- Engage with state and local officials so they enact effective policies.
- Regulate broad AI principles rather than specific algorithms.
- Take bias complaints seriously so AI does not replicate historic injustice, unfairness, or discrimination in data or algorithms.
- Maintain mechanisms for human oversight and control, and penalize malicious AI behavior and promote cybersecurity.
- The report is also a pretty good read to learn more about interesting cases such as the Chinese “Sharp Eyes” program, where law enforcement use machine learning for surveillance and identifying criminals.
Read it in full here.
New version of Pytorch Pytorch 0.4.0 has been released. The updated framework includes bug fixes and has been made easier for building and deploying neural networks, and for doing distributed training.
Download it here.
European AI lab A bunch of AI experts have outlined ideas for an European research AI hub to attract and retain top researchers in a public letter.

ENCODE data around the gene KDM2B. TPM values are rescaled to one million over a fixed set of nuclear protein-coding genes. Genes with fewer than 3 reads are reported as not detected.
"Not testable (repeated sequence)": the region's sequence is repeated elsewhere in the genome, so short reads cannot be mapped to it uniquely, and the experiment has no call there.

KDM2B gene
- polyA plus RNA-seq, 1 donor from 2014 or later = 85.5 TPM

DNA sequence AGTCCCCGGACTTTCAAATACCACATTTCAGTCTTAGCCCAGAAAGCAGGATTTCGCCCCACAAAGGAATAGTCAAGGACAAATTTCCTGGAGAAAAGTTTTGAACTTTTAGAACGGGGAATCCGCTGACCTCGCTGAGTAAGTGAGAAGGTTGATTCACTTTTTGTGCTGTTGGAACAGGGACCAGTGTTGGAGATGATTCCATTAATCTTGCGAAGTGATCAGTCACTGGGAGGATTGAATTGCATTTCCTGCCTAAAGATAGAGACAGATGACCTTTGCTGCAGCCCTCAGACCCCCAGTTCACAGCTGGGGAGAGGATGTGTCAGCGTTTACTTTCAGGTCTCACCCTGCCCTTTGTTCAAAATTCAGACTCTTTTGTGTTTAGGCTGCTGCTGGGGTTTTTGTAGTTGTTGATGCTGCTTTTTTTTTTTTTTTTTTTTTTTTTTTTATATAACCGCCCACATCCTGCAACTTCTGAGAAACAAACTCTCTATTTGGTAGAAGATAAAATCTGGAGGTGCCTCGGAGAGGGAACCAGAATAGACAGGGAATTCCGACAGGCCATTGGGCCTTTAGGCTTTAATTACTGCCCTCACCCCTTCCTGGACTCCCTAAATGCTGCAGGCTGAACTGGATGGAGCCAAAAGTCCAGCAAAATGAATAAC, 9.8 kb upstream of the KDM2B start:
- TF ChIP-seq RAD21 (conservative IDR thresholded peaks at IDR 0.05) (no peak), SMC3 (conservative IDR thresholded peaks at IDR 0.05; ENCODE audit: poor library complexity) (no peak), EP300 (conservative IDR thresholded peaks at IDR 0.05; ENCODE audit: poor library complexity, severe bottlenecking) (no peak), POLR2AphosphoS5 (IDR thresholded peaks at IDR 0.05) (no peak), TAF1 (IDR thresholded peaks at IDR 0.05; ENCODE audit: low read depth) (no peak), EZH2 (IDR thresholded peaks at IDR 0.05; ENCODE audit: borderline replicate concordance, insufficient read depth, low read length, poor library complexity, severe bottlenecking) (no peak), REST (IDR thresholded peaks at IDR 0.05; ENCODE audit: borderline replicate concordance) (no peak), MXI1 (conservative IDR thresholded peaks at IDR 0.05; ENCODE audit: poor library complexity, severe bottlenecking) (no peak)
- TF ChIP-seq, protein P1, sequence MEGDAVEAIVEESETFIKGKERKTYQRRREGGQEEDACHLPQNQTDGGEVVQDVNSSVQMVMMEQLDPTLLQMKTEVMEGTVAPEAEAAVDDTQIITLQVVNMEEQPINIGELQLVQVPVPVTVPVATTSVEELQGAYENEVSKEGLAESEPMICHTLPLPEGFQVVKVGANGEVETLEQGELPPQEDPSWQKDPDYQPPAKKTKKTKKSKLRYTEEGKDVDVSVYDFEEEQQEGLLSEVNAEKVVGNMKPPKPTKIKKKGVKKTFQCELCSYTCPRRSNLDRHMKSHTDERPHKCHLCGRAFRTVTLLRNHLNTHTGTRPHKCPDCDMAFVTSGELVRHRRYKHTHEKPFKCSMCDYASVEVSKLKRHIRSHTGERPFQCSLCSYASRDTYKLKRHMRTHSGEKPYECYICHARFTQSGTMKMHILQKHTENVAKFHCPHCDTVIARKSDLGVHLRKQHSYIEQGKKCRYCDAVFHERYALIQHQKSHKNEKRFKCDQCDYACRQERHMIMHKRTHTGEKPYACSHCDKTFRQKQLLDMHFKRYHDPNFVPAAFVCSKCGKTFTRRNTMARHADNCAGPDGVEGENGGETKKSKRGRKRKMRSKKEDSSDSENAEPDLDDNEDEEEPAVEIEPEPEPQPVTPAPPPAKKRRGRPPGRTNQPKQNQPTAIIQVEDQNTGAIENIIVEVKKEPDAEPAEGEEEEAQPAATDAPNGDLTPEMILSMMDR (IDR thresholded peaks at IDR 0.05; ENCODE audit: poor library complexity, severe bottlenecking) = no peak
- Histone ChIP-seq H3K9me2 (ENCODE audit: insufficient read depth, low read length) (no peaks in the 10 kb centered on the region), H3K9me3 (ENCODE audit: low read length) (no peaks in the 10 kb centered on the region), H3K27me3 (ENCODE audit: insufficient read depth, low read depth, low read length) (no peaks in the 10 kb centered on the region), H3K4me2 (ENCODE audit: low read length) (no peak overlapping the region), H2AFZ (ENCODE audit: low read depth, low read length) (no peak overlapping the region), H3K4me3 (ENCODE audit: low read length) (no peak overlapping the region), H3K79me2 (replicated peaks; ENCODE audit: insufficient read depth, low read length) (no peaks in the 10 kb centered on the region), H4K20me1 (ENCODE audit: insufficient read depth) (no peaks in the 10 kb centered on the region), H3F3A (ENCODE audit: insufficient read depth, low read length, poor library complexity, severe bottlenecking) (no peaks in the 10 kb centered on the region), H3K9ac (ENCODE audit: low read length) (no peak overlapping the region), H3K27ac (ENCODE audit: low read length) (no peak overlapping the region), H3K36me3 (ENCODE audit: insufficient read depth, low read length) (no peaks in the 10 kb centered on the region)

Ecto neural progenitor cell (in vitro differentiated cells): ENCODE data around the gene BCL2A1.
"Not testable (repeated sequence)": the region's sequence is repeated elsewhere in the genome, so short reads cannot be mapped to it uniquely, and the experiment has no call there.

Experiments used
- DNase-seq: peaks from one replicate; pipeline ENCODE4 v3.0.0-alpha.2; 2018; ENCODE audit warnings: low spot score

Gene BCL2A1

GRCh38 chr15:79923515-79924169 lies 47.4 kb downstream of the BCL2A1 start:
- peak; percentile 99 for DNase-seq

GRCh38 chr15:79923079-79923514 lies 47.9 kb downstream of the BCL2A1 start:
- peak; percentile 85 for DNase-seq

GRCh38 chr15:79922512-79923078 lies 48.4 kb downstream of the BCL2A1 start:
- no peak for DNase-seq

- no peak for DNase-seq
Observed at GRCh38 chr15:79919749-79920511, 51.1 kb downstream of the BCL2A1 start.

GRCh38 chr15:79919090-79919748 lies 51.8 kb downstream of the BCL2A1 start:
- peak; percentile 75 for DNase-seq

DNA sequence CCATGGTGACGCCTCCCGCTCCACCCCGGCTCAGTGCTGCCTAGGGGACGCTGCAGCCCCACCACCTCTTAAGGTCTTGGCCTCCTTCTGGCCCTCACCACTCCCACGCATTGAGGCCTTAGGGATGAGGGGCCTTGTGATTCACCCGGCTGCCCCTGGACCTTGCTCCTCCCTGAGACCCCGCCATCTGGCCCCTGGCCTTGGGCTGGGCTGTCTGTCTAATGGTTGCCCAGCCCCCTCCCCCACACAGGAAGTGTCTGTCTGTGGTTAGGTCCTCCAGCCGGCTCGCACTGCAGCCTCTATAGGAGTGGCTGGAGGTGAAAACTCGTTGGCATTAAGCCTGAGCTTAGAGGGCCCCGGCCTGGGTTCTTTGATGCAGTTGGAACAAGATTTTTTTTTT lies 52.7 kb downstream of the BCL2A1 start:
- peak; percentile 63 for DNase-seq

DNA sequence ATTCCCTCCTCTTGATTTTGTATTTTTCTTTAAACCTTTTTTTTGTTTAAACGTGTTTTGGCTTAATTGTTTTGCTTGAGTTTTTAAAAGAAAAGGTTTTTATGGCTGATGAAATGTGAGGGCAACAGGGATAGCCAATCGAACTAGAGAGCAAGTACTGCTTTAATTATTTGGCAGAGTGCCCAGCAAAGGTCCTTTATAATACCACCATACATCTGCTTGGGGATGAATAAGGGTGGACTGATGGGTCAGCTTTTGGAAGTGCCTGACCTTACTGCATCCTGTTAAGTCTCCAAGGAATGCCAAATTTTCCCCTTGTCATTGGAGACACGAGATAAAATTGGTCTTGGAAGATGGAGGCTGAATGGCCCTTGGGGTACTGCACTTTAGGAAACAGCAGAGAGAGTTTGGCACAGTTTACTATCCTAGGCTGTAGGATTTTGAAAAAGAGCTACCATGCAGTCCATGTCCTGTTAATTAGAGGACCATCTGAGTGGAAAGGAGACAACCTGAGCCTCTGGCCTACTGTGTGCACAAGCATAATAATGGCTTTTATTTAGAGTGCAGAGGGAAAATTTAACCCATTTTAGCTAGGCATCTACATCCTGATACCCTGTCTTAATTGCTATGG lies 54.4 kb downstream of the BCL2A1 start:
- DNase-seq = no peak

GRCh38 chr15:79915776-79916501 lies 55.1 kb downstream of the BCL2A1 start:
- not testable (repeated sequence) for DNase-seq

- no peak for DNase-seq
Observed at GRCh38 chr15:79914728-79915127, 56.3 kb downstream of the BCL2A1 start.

The European Lab for Learning & Intelligent Systems, dubbed ELLIS, would benefit Europe by creating new jobs and conducting top quality research to make sure Europe doesn’t fall behind the US and China in shaping how AI changes the world.
In their letter, they said that AI investments were larger in North America and China. There are more academic positions there that offer higher salaries compared to the UK.
“There is no shortage of funding for AI research, but it is extremely hard to attract outstanding researchers. However, it is the quality of the individual researchers that determines the strength of the overall lab, and only top people act as true talent magnets. US institutions and companies have recognized that money spent on those people pays off in multiple ways,” the letter says.
To remain competitive, the letter concludes, ELLIS should create new PhD and postgraduate programs, offer workshops and summer schools for students and visiting researchers, allow ELLIS researchers to split their time between the lab and industry, and also support them launching their own startups.
You can read the letter in full here. ®